For the first three weeks of the season, Oklahoma looked like one of the most complete teams in the country. Week four served as a reality check.
The Sooners played disinterested football for a good chunk of their 49-41 win over Baylor. That can happen when college students figure prominently in any activity.
Of greater concern, OU’s secondary looked a lot like the unit that was incinerated on the regular a year ago. Bears quarterback Zach Smith completed 33-of-50 passes for 463 yards and four touchdowns. Notably, two of his touchdown throws covered more than 70 yards.
Baylor’s coaching staff apparently noticed that even though opposing offenses weren’t making Jordan Thomas pay for it, OU’s senior cornerback was getting beat deep with enough frequency this season that it was worth targeting him. Smith and receivers Denzel Mims and Charles Platt (a combined 16 receptions for 185 yards and 4 touchdowns) victimized Thomas repeatedly before he left the game late in the fourth quarter with an injury.
Meanwhile, Baylor’s unheralded offensive line protected Smith well against OU’s pass rush, which gave the sophomore quarterback ample time to find his targets downfield.
As the Sooners officially entered Big 12 play, Saturday’s game raised familiar questions about their ability to slow down the league’s lineup of spread offenses. Defensive coordinator Mike Stoops and the rest of the defensive coaches now have a bye week to try to plug some of the holes. If they can’t come up with any fixes, shootouts will become the norm in what could be a volatile season.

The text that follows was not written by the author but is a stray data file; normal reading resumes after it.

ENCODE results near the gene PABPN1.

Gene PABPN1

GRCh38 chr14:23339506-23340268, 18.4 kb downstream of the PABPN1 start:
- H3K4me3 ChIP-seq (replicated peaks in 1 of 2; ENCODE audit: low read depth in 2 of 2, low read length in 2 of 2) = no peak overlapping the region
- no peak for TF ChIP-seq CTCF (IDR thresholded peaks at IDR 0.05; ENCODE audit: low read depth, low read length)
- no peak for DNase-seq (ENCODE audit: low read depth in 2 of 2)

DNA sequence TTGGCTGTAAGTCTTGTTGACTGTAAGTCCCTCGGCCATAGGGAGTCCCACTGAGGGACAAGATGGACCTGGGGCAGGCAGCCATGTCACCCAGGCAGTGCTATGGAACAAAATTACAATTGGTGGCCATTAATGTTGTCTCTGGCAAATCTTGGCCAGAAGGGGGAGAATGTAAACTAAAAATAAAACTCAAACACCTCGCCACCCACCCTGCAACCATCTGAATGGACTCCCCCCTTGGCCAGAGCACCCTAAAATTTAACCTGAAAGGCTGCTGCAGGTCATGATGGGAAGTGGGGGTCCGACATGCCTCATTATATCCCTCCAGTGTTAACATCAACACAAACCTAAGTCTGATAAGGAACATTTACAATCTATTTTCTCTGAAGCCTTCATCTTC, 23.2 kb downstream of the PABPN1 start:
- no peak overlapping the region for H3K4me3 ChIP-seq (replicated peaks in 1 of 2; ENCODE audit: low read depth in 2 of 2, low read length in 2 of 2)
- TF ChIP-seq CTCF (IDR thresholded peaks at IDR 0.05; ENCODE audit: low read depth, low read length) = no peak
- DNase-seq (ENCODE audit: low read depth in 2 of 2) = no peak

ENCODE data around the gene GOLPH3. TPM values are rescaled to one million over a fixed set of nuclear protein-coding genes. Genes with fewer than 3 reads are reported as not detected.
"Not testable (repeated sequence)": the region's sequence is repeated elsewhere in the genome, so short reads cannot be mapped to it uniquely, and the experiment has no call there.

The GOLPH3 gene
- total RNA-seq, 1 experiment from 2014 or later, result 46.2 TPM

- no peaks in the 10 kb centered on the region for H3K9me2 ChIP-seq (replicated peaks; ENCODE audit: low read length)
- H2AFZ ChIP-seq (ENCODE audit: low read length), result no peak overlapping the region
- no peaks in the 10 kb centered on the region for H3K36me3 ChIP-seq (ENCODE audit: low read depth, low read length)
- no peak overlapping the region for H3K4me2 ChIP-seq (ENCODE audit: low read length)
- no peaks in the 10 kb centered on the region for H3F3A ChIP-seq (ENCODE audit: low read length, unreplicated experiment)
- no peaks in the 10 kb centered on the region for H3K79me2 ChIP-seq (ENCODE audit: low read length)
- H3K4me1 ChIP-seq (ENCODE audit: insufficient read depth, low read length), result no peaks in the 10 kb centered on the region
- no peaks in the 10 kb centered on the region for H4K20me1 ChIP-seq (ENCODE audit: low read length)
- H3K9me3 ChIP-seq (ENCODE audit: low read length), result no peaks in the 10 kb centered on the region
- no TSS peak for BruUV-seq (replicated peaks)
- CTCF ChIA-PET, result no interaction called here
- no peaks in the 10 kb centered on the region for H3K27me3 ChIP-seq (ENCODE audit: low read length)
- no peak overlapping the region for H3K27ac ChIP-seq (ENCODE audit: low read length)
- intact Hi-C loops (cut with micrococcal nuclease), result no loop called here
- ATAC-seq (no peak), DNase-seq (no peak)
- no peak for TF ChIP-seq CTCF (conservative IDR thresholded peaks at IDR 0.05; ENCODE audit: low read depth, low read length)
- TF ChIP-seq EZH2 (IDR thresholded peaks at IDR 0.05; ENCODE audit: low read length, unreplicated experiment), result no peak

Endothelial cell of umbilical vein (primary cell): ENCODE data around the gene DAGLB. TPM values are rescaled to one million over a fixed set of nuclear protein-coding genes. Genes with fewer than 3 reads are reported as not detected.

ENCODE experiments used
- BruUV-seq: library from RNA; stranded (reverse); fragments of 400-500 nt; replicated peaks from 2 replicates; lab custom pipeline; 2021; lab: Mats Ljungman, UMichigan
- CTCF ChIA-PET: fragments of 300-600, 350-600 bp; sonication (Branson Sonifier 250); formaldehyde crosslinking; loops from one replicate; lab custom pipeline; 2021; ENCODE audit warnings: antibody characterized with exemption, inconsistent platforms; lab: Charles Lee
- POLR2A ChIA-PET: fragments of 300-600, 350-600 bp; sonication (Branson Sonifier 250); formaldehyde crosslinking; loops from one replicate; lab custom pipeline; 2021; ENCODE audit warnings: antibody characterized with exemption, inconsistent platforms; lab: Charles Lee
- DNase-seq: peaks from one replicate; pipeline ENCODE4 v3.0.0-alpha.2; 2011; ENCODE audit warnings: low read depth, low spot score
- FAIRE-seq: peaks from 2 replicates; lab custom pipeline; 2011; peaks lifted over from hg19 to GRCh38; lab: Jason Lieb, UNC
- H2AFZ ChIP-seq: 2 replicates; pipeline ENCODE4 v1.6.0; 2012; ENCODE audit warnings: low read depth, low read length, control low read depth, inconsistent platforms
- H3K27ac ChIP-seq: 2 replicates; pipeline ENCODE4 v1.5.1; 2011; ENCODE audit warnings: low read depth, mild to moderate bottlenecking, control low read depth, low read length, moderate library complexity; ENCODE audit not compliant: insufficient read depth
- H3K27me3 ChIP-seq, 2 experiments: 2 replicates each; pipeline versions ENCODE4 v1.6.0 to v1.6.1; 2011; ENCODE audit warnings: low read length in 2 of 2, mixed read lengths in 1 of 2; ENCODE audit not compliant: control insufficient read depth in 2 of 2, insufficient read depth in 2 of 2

*Has Parnell Motley taken the title of lockdown cornerback away from Thomas? Motley is playing superbly this season.
*Keeping Trey Sermon out of the running back rotation until the second half seems odd. On the other hand, he brings a bruising element to the the ground attack that makes for a nasty changeup from what opposing defenses are seeing from Abdul Adams and Marcelias Sutton.
*It may seem strange to say this after a team just gave up 625 yards, but the defensive acumen of Baylor coach Matt Rhule and coordinator Phil Snow was evident last night. They maneuvered their players into situations where they could get clean shots on Baker Mayfield to make him pay for his tendency to hold the ball too long.
*Speaking of which, the punishment Mayfield endured last night illustrated the tricky balance between letting him do his thing and getting him to work within the confines of the offense. This makes two weeks in a row in which his apparent determination to go deep gummed up the offense’s rhythm. At this point, you have to think those are the throws defenses want Mayfield to make, as OU’s receivers have yet to prove that they can consistently win 50-50 balls down the field.
Also, incurring a taunting penalty and throwing a touchdown pass on the ensuing play are about as Baker Mayfield as it gets.
*Even though OU’s running game got moving late in the game, the inefficiency of the efforts to pound the interior of BU’s defense surprised me. Not sure if that had more to do with the blocking or the middle of Baylor’s defense.
*Honestly, the disparity in penalty yardage (OU: 10-105; Baylor: 6-29) felt warranted to me. Just a sloppy effort. Makes you wonder if the pregame antics had the Sooners too wound up.
*Where was Grant Calcaterra?
*Kenneth Mann has come on strong at defensive end.
*On Marquise Brown's fumble, it's like clockwork when a guy starts fighting for extra yards.